Battery is always a problem when using a smartphone. It would be nice to have a high-capacity battery but it is heavier and takes longer to recharge. Latest smartphone models and tablet computers last about seven to eight hours in continuous use on a single charge. Electric cars can run 200 to 300 kilometers on a single charge. But the current battery technology has reached its limit.
In order to further enhance recharging, a new battery technology is required. First, scientists and engineers are conducting research projects to further improve the existing battery technology. Attracting attention are batteries based on the widely used lithium-ion batteries. Lithium-Sulphur and lithium-air batteries are among them. Compared with lithium-ion batteries, they are expected to have up to 10 times the capacity and be two to three times faster to recharge.
Korean scientists are making spectacular achievements in the research for improving batteries. One of the biggest drawbacks of lithium-sulfur batteries is that they deteriorate rapidly just after dozens of recharge cycles. In May, a research team led by Kim Hee-tak, a professor of chemical and biomolecular engineering at the Korea Advanced Institute of Science and Technology (KAIST), developed a technology to address the issue by making the internal cells in the shape of a donut. With the technology, lithium-sulfur batteries can be recharged in up to 600 cycles, similar to the life span of lithium-ion batteries. In April, a team led by Cho Kyeong-jae, a professor of materials science and engineering at University of Texas at Dallas, developed a method to increase recharging cycles by adding molybdenum. The technology is expected to be in commercial use between 2020 and 2030.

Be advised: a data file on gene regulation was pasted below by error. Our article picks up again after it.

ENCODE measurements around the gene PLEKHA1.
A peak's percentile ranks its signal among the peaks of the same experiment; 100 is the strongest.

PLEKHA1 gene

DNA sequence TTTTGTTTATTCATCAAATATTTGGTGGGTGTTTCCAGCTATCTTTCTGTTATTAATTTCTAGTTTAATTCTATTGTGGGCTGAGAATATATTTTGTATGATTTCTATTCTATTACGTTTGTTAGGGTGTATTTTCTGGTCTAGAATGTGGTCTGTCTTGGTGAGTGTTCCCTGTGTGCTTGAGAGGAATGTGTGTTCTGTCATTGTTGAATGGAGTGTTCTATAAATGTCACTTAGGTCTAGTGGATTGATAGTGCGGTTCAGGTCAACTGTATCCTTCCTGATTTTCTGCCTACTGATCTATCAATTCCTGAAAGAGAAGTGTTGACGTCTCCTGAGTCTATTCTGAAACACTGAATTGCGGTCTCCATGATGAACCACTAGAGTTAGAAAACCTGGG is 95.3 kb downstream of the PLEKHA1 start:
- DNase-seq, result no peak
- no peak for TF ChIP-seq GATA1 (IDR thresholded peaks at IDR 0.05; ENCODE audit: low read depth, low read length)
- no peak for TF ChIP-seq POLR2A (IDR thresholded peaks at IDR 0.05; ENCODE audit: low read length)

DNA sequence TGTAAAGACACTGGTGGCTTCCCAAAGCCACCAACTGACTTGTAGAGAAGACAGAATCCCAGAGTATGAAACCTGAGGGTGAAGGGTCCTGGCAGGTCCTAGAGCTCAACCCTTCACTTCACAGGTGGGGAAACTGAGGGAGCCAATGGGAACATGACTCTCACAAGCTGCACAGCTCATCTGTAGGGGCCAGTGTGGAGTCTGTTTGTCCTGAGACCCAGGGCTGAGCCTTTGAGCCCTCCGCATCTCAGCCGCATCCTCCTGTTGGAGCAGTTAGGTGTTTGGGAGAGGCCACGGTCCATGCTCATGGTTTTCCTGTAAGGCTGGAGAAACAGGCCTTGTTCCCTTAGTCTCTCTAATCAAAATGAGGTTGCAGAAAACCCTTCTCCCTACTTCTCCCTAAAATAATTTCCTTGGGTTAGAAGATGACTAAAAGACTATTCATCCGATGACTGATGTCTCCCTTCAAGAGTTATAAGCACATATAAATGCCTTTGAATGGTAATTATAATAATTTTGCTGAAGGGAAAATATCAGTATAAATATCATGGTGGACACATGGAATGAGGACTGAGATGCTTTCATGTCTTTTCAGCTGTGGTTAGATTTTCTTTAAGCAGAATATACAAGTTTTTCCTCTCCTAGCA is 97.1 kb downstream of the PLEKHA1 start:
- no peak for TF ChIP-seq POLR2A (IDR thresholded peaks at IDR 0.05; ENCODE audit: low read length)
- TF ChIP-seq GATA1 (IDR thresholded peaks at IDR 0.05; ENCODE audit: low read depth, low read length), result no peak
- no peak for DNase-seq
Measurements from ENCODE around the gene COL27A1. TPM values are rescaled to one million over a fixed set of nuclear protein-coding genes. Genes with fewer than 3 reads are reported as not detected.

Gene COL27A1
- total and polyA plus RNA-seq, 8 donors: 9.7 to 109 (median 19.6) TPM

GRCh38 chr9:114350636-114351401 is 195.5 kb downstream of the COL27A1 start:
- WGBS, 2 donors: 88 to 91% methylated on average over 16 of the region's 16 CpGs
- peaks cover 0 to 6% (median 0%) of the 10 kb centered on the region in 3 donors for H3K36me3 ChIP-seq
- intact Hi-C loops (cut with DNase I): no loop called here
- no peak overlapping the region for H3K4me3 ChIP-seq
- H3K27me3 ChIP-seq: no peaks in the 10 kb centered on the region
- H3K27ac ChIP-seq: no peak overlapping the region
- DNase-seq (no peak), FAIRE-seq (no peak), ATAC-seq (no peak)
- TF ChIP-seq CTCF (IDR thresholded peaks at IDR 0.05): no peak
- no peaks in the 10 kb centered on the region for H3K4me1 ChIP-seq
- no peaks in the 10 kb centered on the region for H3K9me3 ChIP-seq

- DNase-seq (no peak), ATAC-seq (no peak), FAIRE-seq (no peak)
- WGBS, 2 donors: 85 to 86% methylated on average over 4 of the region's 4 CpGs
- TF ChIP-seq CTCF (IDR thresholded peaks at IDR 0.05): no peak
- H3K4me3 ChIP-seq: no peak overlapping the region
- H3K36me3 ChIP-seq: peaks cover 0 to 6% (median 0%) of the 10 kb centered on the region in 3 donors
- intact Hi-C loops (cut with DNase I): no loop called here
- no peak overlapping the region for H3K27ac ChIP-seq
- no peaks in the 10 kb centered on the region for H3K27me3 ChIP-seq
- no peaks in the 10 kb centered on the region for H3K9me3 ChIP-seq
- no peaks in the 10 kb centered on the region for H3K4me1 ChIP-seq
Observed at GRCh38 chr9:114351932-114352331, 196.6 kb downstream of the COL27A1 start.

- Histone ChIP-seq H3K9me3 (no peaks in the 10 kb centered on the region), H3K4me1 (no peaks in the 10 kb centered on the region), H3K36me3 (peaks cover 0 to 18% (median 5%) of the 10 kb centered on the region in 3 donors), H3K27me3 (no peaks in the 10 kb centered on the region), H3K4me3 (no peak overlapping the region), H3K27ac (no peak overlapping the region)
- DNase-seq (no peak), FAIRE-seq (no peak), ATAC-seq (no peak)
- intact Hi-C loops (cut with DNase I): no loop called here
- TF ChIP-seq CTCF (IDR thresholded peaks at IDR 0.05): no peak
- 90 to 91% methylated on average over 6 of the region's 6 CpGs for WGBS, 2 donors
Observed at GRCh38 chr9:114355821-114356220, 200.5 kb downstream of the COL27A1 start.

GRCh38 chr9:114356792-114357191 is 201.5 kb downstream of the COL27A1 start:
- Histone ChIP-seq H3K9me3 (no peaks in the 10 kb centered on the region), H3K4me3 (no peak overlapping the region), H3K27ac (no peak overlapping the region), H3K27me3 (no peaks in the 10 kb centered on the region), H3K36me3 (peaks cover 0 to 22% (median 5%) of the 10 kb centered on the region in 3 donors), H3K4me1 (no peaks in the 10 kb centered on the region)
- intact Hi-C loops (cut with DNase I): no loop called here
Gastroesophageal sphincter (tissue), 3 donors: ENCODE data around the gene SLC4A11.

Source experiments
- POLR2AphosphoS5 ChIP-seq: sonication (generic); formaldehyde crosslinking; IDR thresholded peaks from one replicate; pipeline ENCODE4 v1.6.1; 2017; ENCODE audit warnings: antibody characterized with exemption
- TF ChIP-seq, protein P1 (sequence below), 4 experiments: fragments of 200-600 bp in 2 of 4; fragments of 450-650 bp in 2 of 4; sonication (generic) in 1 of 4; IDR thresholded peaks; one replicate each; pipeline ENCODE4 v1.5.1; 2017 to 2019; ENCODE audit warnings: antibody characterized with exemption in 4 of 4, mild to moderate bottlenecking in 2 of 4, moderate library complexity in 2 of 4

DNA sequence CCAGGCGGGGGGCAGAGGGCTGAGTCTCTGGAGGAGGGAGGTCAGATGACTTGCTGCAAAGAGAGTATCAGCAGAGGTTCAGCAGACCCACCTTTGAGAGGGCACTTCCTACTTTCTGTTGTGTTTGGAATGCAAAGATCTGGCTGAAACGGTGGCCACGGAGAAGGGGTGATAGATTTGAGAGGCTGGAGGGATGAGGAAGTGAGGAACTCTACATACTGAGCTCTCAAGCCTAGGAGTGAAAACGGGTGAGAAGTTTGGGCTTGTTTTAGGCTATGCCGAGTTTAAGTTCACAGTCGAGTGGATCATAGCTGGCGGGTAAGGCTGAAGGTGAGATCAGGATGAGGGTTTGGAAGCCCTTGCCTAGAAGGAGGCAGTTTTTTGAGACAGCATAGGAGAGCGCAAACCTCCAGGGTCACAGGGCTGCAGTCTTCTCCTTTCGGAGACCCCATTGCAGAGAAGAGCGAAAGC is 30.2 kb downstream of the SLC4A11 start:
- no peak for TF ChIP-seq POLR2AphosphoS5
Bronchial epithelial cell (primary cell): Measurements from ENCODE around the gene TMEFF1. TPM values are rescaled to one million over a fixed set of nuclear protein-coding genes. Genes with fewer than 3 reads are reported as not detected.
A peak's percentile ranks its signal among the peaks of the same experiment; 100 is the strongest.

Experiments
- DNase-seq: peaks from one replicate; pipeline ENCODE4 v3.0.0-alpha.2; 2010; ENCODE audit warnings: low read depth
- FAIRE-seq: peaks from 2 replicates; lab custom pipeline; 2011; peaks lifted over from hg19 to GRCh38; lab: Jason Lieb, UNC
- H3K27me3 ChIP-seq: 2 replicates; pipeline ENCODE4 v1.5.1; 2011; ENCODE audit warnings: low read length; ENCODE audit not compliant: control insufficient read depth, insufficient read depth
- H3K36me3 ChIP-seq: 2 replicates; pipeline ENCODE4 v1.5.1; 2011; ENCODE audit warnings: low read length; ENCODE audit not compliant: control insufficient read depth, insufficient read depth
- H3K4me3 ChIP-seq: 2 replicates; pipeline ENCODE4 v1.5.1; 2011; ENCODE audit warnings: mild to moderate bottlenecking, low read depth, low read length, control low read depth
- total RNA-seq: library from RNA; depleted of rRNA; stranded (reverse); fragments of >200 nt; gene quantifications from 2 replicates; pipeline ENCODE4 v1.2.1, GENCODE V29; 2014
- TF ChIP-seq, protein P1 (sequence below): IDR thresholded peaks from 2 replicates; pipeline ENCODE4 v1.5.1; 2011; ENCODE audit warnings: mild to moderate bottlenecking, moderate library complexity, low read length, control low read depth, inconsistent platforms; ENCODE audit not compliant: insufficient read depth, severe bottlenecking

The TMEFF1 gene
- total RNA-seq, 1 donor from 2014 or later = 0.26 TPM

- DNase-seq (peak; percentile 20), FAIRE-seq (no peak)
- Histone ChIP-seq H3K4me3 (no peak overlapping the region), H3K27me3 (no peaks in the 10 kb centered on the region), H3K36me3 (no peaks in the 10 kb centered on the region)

Kang Jeong-ku, a professor of materials science and engineering at the KAIST, said earlier this week that his research team developed a "supercapacitor" that can be recharged over 100 times faster and have dozens of times more capacity than ordinary lithium-ion batteries. Theoretically, the technology can fully recharge a smartphone within a minute, and the battery maintains its capacity even after 30,000 recharging cycles. The team developed the highly efficient supercapacitor by using porous metal oxide nanoparticles. If applied to electric cars, the technology can recharge one within a several minutes. "The high-capacity and high-output traits will contribute to the commercialization of new concept energy storage devices," Kang said.